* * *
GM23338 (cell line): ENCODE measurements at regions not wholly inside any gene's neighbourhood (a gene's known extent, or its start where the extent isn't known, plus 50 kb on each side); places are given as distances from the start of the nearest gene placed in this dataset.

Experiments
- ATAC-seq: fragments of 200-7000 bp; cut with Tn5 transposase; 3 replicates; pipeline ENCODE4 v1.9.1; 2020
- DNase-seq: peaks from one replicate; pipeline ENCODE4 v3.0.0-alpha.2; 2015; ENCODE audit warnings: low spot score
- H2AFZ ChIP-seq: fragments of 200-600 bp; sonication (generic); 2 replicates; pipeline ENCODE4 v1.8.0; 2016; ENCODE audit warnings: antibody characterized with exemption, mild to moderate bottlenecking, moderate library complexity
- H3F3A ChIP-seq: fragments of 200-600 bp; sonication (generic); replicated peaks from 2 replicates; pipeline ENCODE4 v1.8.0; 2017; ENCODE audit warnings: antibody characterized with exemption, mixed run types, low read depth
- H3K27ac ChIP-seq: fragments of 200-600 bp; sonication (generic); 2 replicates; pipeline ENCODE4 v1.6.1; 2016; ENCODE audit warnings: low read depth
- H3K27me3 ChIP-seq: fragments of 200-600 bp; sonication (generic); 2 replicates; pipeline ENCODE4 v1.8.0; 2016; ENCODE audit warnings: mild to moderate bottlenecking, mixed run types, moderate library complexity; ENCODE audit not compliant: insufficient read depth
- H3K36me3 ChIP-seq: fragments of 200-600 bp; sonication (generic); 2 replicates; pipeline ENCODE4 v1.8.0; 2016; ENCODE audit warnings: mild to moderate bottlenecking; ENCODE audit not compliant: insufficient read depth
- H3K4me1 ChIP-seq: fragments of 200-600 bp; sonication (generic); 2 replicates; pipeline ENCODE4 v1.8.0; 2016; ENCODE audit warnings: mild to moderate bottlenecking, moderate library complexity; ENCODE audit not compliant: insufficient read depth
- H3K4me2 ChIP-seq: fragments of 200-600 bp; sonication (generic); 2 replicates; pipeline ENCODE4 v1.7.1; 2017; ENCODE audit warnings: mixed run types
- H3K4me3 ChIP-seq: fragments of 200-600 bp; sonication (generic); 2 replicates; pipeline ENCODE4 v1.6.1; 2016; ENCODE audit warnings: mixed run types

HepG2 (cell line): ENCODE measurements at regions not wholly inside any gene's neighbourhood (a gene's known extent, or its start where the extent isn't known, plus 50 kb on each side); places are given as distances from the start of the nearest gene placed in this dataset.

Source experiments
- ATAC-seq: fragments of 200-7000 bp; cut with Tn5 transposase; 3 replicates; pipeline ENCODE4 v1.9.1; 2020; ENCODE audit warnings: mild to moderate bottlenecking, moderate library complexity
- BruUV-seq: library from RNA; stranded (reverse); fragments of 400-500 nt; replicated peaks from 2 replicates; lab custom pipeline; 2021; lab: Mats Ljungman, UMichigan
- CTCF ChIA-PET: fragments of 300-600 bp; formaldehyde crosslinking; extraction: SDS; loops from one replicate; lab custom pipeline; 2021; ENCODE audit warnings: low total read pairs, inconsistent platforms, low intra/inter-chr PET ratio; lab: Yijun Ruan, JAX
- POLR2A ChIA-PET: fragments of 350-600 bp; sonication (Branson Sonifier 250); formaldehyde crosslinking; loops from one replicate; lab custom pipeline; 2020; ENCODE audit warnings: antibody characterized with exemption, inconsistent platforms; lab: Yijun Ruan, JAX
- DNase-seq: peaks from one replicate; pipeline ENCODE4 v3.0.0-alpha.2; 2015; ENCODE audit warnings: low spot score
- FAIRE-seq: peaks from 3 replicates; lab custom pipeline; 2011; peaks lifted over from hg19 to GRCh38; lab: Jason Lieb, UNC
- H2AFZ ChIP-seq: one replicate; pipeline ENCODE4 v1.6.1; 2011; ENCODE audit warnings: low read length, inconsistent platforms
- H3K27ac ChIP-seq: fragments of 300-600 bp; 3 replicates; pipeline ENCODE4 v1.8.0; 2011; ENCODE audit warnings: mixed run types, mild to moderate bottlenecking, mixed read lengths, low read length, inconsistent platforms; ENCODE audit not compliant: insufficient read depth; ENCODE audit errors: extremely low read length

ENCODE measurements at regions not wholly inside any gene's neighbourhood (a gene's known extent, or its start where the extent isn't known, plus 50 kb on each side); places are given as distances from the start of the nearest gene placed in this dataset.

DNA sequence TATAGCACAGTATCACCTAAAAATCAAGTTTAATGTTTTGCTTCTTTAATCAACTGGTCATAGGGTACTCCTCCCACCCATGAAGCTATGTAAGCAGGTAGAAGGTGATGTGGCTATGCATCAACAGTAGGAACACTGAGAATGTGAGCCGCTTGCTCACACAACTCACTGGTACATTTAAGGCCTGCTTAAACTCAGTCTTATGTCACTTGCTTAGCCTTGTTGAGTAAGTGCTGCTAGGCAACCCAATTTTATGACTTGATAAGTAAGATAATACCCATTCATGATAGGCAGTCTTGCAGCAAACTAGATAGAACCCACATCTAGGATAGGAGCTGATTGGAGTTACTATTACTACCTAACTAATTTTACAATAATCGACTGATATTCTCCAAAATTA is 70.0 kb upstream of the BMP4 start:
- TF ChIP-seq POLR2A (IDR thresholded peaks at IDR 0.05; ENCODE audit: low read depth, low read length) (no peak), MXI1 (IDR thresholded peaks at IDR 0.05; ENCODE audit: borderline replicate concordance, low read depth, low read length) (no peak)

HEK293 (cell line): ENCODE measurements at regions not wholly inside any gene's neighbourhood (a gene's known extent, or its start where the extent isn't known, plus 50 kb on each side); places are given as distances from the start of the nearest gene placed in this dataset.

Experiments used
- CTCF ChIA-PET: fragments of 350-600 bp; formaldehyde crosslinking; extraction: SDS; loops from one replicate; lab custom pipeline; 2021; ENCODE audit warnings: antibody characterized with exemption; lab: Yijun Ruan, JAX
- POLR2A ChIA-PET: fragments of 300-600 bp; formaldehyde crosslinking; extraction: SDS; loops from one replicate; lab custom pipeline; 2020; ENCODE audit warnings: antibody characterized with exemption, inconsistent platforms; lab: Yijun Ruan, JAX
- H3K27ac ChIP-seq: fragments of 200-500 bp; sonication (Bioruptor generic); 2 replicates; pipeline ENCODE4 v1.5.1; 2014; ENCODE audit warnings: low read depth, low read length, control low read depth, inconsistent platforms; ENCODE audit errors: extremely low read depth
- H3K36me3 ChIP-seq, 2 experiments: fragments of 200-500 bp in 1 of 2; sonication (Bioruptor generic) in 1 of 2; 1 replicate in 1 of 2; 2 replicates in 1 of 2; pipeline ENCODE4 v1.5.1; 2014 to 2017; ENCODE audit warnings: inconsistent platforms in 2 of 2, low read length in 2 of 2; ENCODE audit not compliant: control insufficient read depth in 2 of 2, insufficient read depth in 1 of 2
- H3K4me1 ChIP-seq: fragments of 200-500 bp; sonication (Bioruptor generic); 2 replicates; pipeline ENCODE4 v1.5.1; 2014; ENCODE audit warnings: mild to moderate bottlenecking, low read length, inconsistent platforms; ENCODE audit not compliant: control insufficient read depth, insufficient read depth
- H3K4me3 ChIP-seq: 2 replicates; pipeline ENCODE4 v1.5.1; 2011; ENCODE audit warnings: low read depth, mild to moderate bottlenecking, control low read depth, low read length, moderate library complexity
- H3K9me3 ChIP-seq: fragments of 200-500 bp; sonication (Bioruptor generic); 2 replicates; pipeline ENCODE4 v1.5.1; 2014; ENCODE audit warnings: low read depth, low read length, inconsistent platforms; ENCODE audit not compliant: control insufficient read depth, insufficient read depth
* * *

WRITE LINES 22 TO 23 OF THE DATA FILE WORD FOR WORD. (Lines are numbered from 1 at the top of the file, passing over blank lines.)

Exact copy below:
- H3K27ac ChIP-seq: fragments of 300-600 bp; 3 replicates; pipeline ENCODE4 v1.8.0; 2011; ENCODE audit warnings: mixed run types, mild to moderate bottlenecking, mixed read lengths, low read length, inconsistent platforms; ENCODE audit not compliant: insufficient read depth; ENCODE audit errors: extremely low read length

ENCODE measurements at regions not wholly inside any gene's neighbourhood (a gene's known extent, or its start where the extent isn't known, plus 50 kb on each side); places are given as distances from the start of the nearest gene placed in this dataset.